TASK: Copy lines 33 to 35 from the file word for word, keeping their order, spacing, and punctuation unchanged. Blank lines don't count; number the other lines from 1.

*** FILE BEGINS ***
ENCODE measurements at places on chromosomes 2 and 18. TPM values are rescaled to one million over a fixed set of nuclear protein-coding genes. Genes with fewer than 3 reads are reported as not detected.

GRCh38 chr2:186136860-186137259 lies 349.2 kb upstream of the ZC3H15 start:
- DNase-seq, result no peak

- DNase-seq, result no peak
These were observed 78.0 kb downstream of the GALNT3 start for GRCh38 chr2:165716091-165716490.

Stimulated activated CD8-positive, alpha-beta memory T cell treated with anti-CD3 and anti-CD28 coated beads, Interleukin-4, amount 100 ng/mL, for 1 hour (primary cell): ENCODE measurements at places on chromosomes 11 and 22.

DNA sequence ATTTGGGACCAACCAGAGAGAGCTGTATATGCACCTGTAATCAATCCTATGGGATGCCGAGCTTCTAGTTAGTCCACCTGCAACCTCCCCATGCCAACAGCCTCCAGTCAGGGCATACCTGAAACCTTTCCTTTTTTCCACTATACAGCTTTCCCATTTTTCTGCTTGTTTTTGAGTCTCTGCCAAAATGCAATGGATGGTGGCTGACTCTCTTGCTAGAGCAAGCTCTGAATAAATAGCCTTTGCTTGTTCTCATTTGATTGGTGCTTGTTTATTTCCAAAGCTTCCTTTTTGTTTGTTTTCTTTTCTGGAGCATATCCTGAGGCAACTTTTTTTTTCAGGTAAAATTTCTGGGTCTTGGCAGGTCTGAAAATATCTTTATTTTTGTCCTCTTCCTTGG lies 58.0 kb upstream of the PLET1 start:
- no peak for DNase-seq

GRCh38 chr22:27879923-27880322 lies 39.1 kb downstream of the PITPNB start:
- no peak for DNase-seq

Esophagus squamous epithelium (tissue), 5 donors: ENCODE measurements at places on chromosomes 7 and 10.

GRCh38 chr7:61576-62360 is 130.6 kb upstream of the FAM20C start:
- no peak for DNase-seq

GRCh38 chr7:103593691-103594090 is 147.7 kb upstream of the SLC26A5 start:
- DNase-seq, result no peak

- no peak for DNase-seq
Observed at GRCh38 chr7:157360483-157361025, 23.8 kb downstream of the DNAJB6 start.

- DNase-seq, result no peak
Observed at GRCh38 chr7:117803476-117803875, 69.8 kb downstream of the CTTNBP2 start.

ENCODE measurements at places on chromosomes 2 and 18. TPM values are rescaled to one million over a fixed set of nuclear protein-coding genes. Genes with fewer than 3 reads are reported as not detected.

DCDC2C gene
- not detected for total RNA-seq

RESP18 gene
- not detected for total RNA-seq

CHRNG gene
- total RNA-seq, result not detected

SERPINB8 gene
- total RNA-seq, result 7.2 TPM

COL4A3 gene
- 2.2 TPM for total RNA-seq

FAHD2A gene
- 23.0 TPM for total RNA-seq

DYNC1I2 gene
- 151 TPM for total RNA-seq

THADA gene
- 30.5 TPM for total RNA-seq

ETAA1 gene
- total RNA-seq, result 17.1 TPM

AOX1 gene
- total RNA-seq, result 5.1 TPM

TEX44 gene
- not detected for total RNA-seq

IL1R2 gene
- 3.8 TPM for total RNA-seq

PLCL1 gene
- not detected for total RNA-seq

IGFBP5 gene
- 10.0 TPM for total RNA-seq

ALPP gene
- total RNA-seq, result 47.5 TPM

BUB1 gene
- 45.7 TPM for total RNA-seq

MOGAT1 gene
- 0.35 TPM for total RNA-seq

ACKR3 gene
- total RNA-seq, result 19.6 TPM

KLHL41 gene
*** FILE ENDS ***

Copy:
DYNC1I2 gene
- 151 TPM for total RNA-seq

THADA gene